Welcome to Crash by Lina Langley
The cover artist is Anna Sikorska
Available for purchase at DSP Publications
Scattered Thoughts and Rogue Words is happy to host Lina Langley here today on her Welcome to Crash tour. Welcome, Lina.
Sam Riordan is a minor but important figure in Welcome To Crash. Part of the reason for that is the frame of reference that he provides for Damien as a character. When Damien gets a job at Crash, he’s ridiculously excited. It’s the equivalent of getting a job at Andy Warhol’s studio. Of course, Sam Riordan is supposed to be long dead, and everyone around Damien acting as if he was still alive and simply around is completely dismissed by Damien. It’s just something that artsy people that he doesn’t get would do. And Damien is, in effect, right. That is absolutely the kind of stunt that Sam Riordan would pull off, if he wanted to. Damien isn’t wrong in thinking that. Sam Riordan is more than just a painter, he’s an artist (and an artiste), hugely influential in Damien’s worlds in ways that don’t simply influence the story, but rather the entire cultural framework that encompasses it.
Sam Riordan is an amalgamation of various artists who were hugely influential, mostly in the twentieth century. He’s heavily based on both David Bowie and Salvador Dali.
The thing about these artists is that not one of them was perfect as people, but they were both hugely influential in their mediums. In Welcome to Crash, Sam’s presence is seen as something of a myth. Even when people speak about him, even in the studio, they do so in hushed tones. Long after Riordan is supposed to be dead, his presence lingers–John has a job at his studio, Damien thinks he’s extremely lucky to have landed it, and Levi is writing a book about it.
Sam Riordan’s relationships closely resemble those of Salvador Dali’s. He’s married, to someone who he considers the love of his life, but unlike Dali, he’s openly bisexual. While Salvador Dali denied that he had any homosexual inclinations, it was rumoured until the end of his life that he had a passionate love affair with Garcia Lorca. Federico Garcia Lorca was a legendary Spanish playwright and he was openly in love with Dali. While Dali denied claims that the two were involved romantically, many of his peers contend this. Whether or not the playwright and the artist were involved, Dali and his wife were deeply in love and they had a long, fulfilling marriage. Their relationship, first as artist and muse, and then as artist and wife, was complex and often complicated, but they were madly in love. The relationship with Sam Riordan’s wife, while only briefly touched on in the book, is extremely similar to the one that Dali had with his wife. When it’s looked back within an academic and historical framework, Sam Riordan’s relationship with his wife is matter-of-fact, just another facet of a modern art genius who dared to break the norms of what society dictated a marriage between a man and a woman had to be at the time. Unlike John, however, Sam Riordan is not a punk in the slightest. His convictions are a lot more whimsical and he’s only anti-establishment when it serves a purpose. He is who he is, and he’s proud and unapologetic, but he’s also shy and prefer to communicate through his art.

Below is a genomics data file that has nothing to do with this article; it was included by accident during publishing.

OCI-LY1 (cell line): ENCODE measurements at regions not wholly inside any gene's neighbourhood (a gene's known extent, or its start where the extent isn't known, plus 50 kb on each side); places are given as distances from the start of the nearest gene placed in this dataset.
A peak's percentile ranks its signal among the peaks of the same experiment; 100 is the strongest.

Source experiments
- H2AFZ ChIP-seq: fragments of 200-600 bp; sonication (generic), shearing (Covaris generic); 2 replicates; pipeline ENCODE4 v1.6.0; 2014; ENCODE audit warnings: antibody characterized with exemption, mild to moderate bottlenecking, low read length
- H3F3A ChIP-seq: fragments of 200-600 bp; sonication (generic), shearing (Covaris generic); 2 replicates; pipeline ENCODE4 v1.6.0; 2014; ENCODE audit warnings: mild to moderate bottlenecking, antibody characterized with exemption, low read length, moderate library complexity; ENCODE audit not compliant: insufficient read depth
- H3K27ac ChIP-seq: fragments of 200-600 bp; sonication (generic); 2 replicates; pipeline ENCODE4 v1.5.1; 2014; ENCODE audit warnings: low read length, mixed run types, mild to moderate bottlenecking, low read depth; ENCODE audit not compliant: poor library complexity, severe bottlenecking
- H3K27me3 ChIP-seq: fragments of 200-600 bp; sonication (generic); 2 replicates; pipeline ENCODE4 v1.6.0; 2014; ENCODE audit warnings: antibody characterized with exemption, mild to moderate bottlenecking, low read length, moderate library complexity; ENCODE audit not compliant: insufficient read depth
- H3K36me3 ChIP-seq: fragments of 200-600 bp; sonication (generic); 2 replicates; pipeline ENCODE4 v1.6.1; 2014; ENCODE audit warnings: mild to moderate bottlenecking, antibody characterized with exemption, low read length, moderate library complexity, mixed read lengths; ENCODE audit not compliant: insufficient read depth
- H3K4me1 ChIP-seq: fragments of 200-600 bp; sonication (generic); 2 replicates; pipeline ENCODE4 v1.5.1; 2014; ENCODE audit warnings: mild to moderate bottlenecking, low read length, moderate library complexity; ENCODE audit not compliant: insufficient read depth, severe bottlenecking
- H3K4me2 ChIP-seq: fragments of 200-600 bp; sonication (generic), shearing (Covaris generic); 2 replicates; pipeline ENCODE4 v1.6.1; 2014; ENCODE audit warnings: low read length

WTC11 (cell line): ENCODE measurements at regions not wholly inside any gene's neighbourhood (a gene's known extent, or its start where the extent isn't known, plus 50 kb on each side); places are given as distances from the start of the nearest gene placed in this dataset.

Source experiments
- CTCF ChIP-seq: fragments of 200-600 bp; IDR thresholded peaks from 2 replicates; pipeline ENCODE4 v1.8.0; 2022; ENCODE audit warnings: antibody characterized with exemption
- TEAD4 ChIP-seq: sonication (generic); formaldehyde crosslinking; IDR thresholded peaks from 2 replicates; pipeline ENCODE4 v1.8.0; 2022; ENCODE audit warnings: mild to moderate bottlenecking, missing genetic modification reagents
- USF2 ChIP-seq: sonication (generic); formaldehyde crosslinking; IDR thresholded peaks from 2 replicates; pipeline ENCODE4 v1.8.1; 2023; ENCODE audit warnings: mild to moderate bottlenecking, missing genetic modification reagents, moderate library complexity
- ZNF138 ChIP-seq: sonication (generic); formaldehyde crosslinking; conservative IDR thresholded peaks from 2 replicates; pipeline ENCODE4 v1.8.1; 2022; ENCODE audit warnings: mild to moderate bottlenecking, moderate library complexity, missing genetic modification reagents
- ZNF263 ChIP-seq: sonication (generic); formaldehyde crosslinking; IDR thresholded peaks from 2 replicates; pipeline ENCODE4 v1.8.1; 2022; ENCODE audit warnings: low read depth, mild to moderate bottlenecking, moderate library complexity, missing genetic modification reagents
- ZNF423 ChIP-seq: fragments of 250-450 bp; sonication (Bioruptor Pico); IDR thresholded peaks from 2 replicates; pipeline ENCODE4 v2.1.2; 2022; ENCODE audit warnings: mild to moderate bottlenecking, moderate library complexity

Which brings me to the second artist that Riordan was based on: David Bowie.
David Bowie’s influence on modern pop music cannot be understated. He told the world that he was gay, then as bisexual, in the 70s, and he pushed performance boundaries with androgynous make-up, dresses and other concepts which weren’t as accepted at the time. He was firmly part of gay culture while he was at the top of the charts in the 70s, releasing songs like “John, I’m only dancing”. Bowie’s sexuality was thoroughly questioned at the time and he spoke publicly about it through the years, often changing what he said. Bowie pushed hard against the boundaries of gender representation and what gender was. Some academics argue that it was done carelessly, in ways that only hurt the queer community (especially the gay community, which at one point, believed they had found an ally in the huge rock star and just as quickly lost it), but the influence of David Bowie’s androgyny and cross dressing in more mainstream pop culture remains far reaching to this day.
His sexuality–or the public persona surrounding his sexuality–wasn’t what influenced Sam Riordan’s character the most. David Bowie’s personas weren’t designed only to push boundaries, they were there because he was famously shy. David Jones could never perform in front of an audience, but Ziggy Stardust was the kind of star that would announce he was quitting to a packed stadium at the very height of his career. This is the kind of artist Sam is, famously shy and willing to adapt as long as he gets to push boundaries.
Sam is a background character through the story, but his existence is complex and he plays an important role, both for Damien’s story and in the context of his cultural framework. That’s the reason that Damien thinks, well, if anyone is alive even though they’re supposed not to be, of course it’s Sam Riordan.